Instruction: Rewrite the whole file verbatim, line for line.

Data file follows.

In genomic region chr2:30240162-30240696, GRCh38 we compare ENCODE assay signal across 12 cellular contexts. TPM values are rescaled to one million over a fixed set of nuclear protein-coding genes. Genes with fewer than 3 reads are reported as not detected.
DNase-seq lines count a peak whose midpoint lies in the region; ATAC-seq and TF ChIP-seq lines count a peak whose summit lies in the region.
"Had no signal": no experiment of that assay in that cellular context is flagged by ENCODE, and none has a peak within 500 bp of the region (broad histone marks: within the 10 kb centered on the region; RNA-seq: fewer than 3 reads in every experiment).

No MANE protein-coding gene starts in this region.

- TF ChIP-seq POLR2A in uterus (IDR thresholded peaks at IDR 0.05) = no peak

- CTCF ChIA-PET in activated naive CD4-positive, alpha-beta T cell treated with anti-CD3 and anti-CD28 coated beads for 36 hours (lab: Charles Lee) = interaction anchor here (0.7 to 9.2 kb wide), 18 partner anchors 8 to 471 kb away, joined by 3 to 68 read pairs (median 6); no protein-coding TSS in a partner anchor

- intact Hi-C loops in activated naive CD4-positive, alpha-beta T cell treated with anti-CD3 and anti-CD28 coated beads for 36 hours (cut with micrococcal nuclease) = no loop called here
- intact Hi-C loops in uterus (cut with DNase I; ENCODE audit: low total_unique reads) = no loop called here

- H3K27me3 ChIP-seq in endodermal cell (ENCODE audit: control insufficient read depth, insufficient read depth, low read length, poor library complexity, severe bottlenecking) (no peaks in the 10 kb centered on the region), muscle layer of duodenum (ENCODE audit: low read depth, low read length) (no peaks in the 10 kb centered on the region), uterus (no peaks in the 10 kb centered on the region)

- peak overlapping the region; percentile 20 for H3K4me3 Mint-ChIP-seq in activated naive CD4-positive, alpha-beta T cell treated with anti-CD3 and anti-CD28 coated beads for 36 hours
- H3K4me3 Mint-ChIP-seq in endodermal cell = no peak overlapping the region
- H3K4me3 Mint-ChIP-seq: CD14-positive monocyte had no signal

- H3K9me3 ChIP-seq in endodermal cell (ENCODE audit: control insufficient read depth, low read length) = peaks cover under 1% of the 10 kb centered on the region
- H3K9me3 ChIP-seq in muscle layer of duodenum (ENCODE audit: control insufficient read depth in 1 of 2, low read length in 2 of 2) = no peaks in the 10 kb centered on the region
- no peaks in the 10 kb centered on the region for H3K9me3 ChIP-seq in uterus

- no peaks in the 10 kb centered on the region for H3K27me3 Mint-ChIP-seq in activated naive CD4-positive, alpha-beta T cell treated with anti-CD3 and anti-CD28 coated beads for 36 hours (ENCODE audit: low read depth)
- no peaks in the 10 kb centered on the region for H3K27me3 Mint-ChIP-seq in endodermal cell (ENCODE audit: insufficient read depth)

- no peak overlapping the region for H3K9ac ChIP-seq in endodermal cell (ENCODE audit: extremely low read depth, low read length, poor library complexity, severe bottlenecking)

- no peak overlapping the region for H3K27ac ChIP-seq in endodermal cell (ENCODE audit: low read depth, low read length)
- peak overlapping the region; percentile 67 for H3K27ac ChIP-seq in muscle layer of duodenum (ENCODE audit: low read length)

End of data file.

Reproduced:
In genomic region chr2:30240162-30240696, GRCh38 we compare ENCODE assay signal across 12 cellular contexts. TPM values are rescaled to one million over a fixed set of nuclear protein-coding genes. Genes with fewer than 3 reads are reported as not detected.
DNase-seq lines count a peak whose midpoint lies in the region; ATAC-seq and TF ChIP-seq lines count a peak whose summit lies in the region.
"Had no signal": no experiment of that assay in that cellular context is flagged by ENCODE, and none has a peak within 500 bp of the region (broad histone marks: within the 10 kb centered on the region; RNA-seq: fewer than 3 reads in every experiment).

No MANE protein-coding gene starts in this region.

- TF ChIP-seq POLR2A in uterus (IDR thresholded peaks at IDR 0.05) = no peak

- CTCF ChIA-PET in activated naive CD4-positive, alpha-beta T cell treated with anti-CD3 and anti-CD28 coated beads for 36 hours (lab: Charles Lee) = interaction anchor here (0.7 to 9.2 kb wide), 18 partner anchors 8 to 471 kb away, joined by 3 to 68 read pairs (median 6); no protein-coding TSS in a partner anchor

- intact Hi-C loops in activated naive CD4-positive, alpha-beta T cell treated with anti-CD3 and anti-CD28 coated beads for 36 hours (cut with micrococcal nuclease) = no loop called here
- intact Hi-C loops in uterus (cut with DNase I; ENCODE audit: low total_unique reads) = no loop called here

- H3K27me3 ChIP-seq in endodermal cell (ENCODE audit: control insufficient read depth, insufficient read depth, low read length, poor library complexity, severe bottlenecking) (no peaks in the 10 kb centered on the region), muscle layer of duodenum (ENCODE audit: low read depth, low read length) (no peaks in the 10 kb centered on the region), uterus (no peaks in the 10 kb centered on the region)

- peak overlapping the region; percentile 20 for H3K4me3 Mint-ChIP-seq in activated naive CD4-positive, alpha-beta T cell treated with anti-CD3 and anti-CD28 coated beads for 36 hours
- H3K4me3 Mint-ChIP-seq in endodermal cell = no peak overlapping the region
- H3K4me3 Mint-ChIP-seq: CD14-positive monocyte had no signal

- H3K9me3 ChIP-seq in endodermal cell (ENCODE audit: control insufficient read depth, low read length) = peaks cover under 1% of the 10 kb centered on the region
- H3K9me3 ChIP-seq in muscle layer of duodenum (ENCODE audit: control insufficient read depth in 1 of 2, low read length in 2 of 2) = no peaks in the 10 kb centered on the region
- no peaks in the 10 kb centered on the region for H3K9me3 ChIP-seq in uterus

- no peaks in the 10 kb centered on the region for H3K27me3 Mint-ChIP-seq in activated naive CD4-positive, alpha-beta T cell treated with anti-CD3 and anti-CD28 coated beads for 36 hours (ENCODE audit: low read depth)
- no peaks in the 10 kb centered on the region for H3K27me3 Mint-ChIP-seq in endodermal cell (ENCODE audit: insufficient read depth)

- no peak overlapping the region for H3K9ac ChIP-seq in endodermal cell (ENCODE audit: extremely low read depth, low read length, poor library complexity, severe bottlenecking)

- no peak overlapping the region for H3K27ac ChIP-seq in endodermal cell (ENCODE audit: low read depth, low read length)
- peak overlapping the region; percentile 67 for H3K27ac ChIP-seq in muscle layer of duodenum (ENCODE audit: low read length)